Any person who fails to file or report all of the information required within the time prescribed will be subject to a reduction of 10% of the foreign taxes available for credit under sections 901, 902, and 960. If the failure continues 90 days or more after the date the IRS mails notice of the failure to the U.S. person, an additional 5% reduction is made for each 3-month period, or fraction thereof, during which the failure continues after the 90-day period has expired. See section 6038(c)(2) for limits on the amount of this penalty.
Any person required to file Form 8858 and Schedule M (Form 8858) who agrees to have another person file the form and schedules for him or her may be subject to the above penalties if the other person does not file a correct and proper form and schedule.
When translating amounts from functional currency to U.S. dollars, you must use the method specified in these instructions. But, regardless of the specific method required, all exchange rates must be reported using a “divide-by convention” rounded to at least 4 places. That is, the exchange rate must be reported in terms of the amount by which the functional currency amount must be divided in order to reflect an equivalent amount of U.S. dollars. As such, the exchange rate must be reported as the units of foreign currency that equal one U.S. dollar, rounded to at least 4 places. Do not report the exchange rate as the number of U.S. dollars that equal one unit of foreign currency.
You must round the result to more than 4 places if failure to do so would materially distort the exchange rate or the equivalent amount of U.S. dollars.
During its annual accounting period, an FDE owned by a U.S. person had current income of 30,255,400 Yen on Schedule H, line 6. The Schedule H instructions specify that the filer must translate these amounts into U.S. dollars at the average exchange rate for the tax year in accordance with the rules of section 989(b). The average exchange rate is 118.5050 Japanese Yen to 1 U.S. dollar (0.00843846 U.S. dollars to 1 Japanese Yen). Divide 30,255,400 Yen by 118.5050 to determine the U.S. dollar amount to enter on line 7 of Schedule H. Enter 118.5050 after the flush language following line 7.
If you file your income tax return electronically, see the instructions for your income tax return for general information about electronic filing.
If you are filing Form 1120 or 1065 electronically, you must attach Form 8858 electronically (as an attachment to your electronically filed Form 5471, Form 8865, Form 1120, or Form 1065). If you are filing Form 1040 or Form 1041 electronically (with or without a Form 5471 or Form 8865), attach Form 8858 to the applicable Form 8453.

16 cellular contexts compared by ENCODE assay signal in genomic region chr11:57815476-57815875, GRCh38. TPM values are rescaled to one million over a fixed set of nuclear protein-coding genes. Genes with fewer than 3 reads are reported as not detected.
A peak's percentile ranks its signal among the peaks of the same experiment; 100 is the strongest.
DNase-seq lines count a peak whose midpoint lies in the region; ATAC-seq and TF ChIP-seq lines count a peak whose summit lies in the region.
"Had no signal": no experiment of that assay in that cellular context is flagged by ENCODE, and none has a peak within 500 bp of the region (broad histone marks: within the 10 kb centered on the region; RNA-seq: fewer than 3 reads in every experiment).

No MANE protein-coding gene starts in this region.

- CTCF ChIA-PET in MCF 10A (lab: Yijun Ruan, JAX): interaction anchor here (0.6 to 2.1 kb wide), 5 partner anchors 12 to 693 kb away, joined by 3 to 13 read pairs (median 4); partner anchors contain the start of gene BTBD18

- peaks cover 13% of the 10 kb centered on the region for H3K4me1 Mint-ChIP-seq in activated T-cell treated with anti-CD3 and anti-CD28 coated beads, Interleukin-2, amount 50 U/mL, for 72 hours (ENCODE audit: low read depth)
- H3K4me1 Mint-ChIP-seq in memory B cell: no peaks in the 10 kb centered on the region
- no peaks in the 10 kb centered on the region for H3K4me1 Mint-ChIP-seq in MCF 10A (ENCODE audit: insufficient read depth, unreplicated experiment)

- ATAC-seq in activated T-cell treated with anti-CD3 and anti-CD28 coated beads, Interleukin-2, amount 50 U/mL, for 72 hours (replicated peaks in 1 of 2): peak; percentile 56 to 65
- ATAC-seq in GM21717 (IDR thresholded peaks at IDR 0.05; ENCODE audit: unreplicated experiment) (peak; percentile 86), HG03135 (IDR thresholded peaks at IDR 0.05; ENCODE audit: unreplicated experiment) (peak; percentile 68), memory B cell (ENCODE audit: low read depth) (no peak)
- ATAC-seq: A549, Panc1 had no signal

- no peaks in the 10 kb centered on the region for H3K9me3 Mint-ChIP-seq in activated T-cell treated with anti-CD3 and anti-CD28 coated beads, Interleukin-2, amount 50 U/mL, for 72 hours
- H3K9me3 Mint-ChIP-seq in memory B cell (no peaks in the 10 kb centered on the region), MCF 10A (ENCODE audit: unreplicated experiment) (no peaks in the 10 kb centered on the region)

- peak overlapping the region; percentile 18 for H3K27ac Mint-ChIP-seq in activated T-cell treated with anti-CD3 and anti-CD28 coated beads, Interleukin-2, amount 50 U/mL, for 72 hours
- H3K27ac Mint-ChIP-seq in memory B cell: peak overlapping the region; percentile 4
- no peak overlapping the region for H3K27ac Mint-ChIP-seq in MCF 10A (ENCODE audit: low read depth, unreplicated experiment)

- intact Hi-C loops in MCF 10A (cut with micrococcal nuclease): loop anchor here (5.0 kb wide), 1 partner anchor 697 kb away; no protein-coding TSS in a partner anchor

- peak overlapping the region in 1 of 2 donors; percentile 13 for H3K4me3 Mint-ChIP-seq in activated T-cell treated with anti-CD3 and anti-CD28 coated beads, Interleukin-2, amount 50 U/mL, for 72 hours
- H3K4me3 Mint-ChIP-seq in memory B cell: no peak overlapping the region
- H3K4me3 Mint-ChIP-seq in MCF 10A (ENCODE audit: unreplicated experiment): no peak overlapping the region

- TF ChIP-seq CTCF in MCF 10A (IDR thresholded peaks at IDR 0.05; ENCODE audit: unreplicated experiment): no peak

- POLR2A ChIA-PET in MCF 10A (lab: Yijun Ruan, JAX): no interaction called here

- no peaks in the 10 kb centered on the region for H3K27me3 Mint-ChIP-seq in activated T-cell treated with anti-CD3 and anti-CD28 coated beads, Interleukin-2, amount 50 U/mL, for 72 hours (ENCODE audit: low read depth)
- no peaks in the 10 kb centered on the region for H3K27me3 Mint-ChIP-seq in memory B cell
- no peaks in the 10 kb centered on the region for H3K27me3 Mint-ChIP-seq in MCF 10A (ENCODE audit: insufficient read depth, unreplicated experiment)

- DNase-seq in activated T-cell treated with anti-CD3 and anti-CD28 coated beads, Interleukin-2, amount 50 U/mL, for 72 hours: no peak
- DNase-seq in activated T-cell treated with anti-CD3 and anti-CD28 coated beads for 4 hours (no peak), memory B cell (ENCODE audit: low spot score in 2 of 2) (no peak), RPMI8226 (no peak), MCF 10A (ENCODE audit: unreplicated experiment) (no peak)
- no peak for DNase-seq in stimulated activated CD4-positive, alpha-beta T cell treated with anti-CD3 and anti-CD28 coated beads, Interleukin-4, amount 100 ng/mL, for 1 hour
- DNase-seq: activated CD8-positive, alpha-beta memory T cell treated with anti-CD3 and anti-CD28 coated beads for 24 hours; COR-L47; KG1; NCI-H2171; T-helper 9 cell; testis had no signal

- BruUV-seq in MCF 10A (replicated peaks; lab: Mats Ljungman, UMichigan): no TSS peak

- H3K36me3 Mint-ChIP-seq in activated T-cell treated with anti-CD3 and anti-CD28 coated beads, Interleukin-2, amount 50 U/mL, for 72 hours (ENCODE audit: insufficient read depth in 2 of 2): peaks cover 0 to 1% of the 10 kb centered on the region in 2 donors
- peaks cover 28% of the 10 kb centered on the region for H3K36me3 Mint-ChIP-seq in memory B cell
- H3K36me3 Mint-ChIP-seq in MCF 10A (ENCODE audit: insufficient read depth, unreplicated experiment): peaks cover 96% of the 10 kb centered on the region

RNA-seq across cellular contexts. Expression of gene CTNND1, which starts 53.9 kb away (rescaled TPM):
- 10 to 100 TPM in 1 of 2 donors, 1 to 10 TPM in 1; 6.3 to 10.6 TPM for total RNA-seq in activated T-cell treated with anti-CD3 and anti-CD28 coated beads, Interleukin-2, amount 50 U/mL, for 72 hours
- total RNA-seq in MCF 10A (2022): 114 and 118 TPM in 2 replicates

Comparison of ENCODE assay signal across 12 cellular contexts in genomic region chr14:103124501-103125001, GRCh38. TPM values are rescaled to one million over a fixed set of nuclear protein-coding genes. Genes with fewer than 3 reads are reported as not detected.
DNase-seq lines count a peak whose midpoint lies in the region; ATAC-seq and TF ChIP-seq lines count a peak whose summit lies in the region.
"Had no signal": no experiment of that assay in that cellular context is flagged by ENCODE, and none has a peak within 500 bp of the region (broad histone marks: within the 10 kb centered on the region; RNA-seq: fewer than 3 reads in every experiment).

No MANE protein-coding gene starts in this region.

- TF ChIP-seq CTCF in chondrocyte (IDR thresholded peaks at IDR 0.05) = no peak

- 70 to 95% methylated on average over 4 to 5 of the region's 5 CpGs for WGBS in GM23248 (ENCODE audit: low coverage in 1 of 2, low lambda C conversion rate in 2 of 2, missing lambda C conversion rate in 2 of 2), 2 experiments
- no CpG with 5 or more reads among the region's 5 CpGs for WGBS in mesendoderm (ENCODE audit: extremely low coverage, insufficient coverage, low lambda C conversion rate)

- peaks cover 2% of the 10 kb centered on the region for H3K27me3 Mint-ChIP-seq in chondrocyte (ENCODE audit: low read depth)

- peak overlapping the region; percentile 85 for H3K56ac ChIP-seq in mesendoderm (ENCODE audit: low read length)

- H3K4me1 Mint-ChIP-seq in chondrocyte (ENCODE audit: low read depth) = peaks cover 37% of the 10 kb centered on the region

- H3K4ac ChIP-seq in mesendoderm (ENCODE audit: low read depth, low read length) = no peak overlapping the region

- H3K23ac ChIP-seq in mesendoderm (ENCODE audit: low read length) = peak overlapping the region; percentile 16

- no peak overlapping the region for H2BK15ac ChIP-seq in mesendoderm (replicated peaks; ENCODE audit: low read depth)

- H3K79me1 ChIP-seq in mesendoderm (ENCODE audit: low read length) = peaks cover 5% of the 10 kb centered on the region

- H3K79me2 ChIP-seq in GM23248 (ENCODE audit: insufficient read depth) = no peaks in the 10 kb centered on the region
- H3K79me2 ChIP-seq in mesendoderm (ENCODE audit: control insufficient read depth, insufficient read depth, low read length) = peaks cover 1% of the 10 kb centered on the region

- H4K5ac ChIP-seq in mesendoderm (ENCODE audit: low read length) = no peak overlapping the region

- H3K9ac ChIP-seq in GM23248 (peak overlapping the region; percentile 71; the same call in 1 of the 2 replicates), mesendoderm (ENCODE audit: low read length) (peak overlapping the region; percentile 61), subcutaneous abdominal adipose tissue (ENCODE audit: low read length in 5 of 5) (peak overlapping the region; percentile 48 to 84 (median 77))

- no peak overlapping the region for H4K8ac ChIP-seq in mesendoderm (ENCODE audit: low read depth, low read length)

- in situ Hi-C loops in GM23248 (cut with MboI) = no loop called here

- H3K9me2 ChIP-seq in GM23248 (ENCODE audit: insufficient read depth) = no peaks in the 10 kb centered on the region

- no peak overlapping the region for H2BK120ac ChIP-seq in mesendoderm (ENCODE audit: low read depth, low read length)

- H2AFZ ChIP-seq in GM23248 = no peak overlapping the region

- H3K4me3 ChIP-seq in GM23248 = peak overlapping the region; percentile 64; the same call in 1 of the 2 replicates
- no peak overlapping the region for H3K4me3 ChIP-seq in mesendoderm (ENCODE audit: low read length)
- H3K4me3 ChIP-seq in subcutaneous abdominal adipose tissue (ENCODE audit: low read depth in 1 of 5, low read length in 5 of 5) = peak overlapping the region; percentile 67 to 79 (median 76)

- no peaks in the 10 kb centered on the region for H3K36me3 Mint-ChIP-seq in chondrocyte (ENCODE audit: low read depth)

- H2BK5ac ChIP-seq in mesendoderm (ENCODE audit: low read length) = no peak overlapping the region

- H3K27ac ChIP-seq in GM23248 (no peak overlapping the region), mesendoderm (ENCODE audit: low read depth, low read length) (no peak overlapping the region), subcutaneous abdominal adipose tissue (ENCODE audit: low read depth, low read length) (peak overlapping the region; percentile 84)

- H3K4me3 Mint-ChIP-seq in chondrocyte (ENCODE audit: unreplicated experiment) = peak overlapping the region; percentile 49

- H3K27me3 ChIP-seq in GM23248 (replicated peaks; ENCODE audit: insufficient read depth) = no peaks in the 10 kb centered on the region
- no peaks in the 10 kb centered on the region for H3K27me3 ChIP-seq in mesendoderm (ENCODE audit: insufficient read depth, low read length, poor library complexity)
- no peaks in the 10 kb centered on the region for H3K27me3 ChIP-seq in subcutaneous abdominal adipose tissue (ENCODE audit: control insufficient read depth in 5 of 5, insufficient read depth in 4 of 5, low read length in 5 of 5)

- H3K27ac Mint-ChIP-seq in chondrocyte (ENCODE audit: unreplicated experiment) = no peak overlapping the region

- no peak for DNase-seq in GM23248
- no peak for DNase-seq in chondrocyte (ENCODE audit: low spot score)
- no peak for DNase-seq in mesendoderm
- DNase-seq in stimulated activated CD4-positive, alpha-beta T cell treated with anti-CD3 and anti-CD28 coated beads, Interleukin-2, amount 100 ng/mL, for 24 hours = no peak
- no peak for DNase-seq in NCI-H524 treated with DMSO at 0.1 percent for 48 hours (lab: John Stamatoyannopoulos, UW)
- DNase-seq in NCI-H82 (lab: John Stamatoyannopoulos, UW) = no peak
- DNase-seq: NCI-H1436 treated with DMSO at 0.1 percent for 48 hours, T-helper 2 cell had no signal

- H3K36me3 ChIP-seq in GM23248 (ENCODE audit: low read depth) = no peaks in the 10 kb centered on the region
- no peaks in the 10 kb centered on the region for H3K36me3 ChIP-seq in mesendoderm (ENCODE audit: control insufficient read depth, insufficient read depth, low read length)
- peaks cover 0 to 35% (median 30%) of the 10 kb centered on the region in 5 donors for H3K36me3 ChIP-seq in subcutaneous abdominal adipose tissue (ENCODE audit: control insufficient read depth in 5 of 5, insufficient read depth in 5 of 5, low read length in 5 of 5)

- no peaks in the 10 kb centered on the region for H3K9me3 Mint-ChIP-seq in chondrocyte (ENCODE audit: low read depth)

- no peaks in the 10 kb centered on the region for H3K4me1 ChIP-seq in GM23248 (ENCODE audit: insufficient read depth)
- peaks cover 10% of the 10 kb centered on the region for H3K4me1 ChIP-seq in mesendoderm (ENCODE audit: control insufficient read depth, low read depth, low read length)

A computer-generated Form 8858 and its schedules may be filed if they conform to and do not deviate from the official form and schedules. Generally, all computer-generated forms must receive prior approval from the IRS and are subject to an annual review.
Submit all requests for approval to: Internal Revenue Service, Attention: Substitute Forms Program, SE:W:CAR:MP:T:M:S, 1111 Constitution Avenue NW, IR-6526, Washington, DC 20224.
Be sure to attach the approval letter to Form 8858.
Every year, the IRS issues a revenue procedure to provide guidance for filers of computer-generated forms. In addition, every year the IRS issues Pub. 1167, General Rules and Specifications For Substitute Forms and Schedules, which reprints the most recent applicable revenue procedure. Pub. 1167 is available at www.irs.gov/pub1167, or can be ordered by calling 1-800-TAX-FORM (1-800-829-3676).
Announcement 2004-4, 2004-4 I.R.B. 357, provides for a summary filing procedure for filing Form 8858 for a dormant FDE. A dormant FDE is an FDE that would be a dormant controlled foreign corporation (CFC) if it were treated as a foreign corporation for U.S. tax purposes.
If you elect the summary procedure, complete only the identifying information above Schedule C on page 1 of Form 8858 for each dormant FDE as follows:
The top margin of the summary return must be labeled “Filed Pursuant to Announcement 2004-4 for Dormant FDE.”
Include the name, address, identifying number, and tax year of the U.S. person filing Form 8858 (see definition, earlier).
Include the annual accounting period of the dormant FDE (below the title of the form) and complete items 1a through 1e and 1g.
Complete items 3a through 3d, if applicable.
Complete items 4a through 4c, if applicable.
File this summary return in the manner described in When and Where To File, earlier.